A bicentric, prospective cohort study was performed to assess the outcome of rhinoplasties from the patient’s perspective.Methods:
Fifty-eight patients scheduled for rhinoplasty from two different hospitals (public and private) were examined before and after surgery using the Rhinoplasty Outcomes Evaluation, a specific validated assessment scale. For statistical analysis, paired Student’s t test and the Mann-Whitney test were applied. Student’s t test was used to compare preoperative and postoperative scores.Results:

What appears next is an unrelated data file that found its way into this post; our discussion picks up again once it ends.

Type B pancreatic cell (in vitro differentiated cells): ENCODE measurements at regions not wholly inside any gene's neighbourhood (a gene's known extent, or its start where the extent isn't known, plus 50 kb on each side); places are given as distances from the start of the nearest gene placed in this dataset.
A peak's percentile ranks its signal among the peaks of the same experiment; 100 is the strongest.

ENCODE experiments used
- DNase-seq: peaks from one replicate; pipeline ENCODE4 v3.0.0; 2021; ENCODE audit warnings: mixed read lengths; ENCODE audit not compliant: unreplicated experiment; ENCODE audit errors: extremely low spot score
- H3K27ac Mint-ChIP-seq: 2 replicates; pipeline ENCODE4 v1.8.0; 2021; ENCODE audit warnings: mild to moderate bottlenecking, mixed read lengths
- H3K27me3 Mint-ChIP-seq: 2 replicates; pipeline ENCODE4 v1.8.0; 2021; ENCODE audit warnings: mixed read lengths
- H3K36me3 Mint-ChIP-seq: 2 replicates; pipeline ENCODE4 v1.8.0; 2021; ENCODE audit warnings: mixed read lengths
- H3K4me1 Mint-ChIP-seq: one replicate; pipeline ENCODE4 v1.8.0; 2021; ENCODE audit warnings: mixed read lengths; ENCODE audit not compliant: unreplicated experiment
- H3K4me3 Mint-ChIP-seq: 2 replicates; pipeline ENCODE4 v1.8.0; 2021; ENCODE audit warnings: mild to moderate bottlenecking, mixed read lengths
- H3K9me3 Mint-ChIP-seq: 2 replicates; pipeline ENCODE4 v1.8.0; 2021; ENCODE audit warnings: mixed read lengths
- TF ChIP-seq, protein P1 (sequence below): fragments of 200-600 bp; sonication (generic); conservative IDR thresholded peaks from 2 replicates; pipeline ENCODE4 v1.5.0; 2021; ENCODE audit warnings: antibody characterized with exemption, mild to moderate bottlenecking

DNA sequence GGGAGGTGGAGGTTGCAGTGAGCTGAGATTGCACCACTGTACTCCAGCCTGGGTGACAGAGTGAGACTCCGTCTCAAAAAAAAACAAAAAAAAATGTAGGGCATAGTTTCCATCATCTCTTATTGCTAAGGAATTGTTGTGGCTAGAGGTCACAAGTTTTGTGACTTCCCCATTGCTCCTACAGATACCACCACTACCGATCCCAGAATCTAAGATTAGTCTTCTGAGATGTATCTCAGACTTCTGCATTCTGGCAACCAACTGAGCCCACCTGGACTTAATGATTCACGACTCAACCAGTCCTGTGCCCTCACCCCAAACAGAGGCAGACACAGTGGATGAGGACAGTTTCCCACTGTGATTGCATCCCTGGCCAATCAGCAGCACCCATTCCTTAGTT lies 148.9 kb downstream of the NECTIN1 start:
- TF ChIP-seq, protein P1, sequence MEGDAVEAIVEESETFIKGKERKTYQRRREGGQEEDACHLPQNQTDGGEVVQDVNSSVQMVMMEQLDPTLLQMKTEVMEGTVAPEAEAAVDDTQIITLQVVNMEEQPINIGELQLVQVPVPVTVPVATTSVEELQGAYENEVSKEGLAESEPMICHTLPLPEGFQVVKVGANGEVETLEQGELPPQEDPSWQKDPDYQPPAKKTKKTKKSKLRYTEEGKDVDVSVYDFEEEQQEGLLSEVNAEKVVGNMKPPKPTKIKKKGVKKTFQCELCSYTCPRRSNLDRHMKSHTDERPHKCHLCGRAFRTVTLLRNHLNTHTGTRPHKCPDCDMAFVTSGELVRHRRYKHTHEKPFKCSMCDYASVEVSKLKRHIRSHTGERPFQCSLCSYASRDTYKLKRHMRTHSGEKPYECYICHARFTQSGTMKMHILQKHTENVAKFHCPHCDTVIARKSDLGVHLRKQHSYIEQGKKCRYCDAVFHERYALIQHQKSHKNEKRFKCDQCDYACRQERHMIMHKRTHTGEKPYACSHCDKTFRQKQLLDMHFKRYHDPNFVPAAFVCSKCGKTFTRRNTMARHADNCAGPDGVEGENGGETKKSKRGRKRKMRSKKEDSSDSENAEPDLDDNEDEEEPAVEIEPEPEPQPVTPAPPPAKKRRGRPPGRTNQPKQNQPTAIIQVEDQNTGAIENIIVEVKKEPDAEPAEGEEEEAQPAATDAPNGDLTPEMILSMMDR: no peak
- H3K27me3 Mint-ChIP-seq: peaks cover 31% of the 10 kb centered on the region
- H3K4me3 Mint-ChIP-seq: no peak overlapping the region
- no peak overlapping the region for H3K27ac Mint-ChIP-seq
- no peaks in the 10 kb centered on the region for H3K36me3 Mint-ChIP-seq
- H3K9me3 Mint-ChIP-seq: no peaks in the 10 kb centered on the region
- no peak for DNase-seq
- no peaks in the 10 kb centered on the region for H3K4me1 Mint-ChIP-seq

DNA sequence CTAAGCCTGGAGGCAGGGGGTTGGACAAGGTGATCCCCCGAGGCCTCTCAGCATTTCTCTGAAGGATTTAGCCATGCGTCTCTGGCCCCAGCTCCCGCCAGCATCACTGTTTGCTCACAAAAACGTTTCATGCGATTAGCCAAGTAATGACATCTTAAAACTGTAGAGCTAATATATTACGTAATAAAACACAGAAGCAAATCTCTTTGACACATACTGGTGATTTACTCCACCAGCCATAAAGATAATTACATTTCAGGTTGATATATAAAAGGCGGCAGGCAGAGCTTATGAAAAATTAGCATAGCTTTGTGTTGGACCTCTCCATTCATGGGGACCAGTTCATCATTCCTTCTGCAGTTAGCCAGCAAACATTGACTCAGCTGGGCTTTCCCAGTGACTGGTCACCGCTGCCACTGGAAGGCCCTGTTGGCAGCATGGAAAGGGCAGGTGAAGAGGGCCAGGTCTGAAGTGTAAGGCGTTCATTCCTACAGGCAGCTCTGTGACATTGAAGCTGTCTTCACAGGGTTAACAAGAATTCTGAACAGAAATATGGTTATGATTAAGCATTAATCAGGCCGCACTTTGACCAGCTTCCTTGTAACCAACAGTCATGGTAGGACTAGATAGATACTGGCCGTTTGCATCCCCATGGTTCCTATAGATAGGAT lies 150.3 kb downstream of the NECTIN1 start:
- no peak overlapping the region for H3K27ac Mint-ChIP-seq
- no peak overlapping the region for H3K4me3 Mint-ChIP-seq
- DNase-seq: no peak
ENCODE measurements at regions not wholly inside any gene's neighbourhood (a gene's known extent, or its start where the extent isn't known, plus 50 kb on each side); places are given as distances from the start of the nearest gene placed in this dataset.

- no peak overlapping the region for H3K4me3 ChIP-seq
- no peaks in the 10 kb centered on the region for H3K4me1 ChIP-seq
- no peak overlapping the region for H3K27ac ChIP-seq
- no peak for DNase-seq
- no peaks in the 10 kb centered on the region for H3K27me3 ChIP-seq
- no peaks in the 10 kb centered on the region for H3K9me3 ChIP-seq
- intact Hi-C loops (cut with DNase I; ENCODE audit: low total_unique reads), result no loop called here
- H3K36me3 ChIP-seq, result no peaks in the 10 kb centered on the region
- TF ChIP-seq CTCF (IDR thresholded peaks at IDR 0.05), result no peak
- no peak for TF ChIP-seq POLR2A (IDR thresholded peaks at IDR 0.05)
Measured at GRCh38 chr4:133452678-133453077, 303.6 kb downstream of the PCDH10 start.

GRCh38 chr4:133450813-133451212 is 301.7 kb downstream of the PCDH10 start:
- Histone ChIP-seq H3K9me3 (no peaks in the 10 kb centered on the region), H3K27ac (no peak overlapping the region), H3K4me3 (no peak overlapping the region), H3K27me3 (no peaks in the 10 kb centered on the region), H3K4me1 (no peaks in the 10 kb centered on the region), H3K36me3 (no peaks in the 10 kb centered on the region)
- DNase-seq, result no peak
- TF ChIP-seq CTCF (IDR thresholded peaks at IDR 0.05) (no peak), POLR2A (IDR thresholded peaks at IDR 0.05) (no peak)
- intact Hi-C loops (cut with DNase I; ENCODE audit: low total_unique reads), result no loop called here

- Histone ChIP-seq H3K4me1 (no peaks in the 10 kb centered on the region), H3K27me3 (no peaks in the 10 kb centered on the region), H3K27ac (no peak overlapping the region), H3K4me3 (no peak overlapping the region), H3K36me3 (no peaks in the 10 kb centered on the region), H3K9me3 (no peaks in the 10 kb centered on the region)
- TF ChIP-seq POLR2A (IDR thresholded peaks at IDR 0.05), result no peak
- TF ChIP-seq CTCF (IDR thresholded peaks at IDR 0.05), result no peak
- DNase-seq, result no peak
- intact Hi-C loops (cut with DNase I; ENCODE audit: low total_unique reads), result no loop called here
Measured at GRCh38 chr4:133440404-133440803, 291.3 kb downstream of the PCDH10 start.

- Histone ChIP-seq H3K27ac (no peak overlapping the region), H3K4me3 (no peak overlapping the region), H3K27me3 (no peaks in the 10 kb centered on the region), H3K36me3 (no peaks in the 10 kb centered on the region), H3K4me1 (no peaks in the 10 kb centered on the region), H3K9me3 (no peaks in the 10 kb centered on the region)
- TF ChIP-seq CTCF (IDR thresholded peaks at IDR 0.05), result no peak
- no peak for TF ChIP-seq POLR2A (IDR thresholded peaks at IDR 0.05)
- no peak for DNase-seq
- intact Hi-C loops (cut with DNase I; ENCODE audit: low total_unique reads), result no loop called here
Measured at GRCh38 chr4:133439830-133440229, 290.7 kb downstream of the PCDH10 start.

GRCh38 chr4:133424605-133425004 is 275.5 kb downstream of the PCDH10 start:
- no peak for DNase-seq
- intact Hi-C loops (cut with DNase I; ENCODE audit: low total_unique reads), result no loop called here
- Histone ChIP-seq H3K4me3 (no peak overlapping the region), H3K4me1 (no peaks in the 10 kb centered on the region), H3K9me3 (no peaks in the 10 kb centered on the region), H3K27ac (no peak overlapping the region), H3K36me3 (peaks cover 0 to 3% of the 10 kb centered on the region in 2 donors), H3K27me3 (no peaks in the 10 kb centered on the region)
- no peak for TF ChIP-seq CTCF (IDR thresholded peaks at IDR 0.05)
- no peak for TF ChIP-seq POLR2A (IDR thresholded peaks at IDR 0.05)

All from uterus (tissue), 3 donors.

The scores of both the cosmetic and the posttraumatic patients were significantly improved by rhinoplasty (p < 0.0001). There was no significant difference when the authors compared the improvement scores of subgroups ranged by age, sex, primary versus secondary rhinoplasty, time between first consultation and surgery, posttraumatic versus non–posttraumatic patients, and functional versus nonfunctional indications.Conclusions:
Whatever the type of initial demand (posttraumatic, cosmetic, or functional), rhinoplasty significantly increased Rhinoplasty Outcomes Evaluation scores. The study design did not allow the authors to determine subgroups of patients more able to obtain an important improvement score.